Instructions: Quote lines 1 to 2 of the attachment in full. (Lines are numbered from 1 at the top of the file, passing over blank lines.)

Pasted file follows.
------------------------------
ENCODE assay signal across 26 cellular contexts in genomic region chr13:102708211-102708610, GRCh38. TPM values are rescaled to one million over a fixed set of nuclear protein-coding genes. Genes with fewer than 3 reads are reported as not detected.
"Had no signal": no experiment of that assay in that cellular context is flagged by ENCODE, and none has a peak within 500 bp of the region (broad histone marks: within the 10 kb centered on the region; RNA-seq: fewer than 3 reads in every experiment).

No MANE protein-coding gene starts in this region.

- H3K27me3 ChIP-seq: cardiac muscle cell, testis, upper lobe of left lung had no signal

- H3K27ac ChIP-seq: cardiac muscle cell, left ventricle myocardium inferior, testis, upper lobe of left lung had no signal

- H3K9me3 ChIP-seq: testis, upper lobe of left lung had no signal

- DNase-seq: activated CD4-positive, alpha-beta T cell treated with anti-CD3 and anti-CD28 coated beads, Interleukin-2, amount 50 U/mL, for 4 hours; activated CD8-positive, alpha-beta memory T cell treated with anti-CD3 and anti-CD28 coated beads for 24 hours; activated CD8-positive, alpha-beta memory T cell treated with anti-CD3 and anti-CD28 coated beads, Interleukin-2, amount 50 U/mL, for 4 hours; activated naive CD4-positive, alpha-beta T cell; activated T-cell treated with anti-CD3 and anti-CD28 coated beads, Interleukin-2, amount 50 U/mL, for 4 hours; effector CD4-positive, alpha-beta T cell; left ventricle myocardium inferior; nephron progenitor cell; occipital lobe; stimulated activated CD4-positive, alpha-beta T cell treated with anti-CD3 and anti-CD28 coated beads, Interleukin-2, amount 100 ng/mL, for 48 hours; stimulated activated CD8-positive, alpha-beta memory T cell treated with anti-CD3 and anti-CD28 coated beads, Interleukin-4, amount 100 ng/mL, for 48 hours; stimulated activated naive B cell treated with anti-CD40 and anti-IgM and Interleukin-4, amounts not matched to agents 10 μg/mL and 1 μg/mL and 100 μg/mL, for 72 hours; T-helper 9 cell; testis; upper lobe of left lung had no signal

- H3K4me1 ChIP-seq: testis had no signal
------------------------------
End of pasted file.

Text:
ENCODE assay signal across 26 cellular contexts in genomic region chr13:102708211-102708610, GRCh38. TPM values are rescaled to one million over a fixed set of nuclear protein-coding genes. Genes with fewer than 3 reads are reported as not detected.
"Had no signal": no experiment of that assay in that cellular context is flagged by ENCODE, and none has a peak within 500 bp of the region (broad histone marks: within the 10 kb centered on the region; RNA-seq: fewer than 3 reads in every experiment).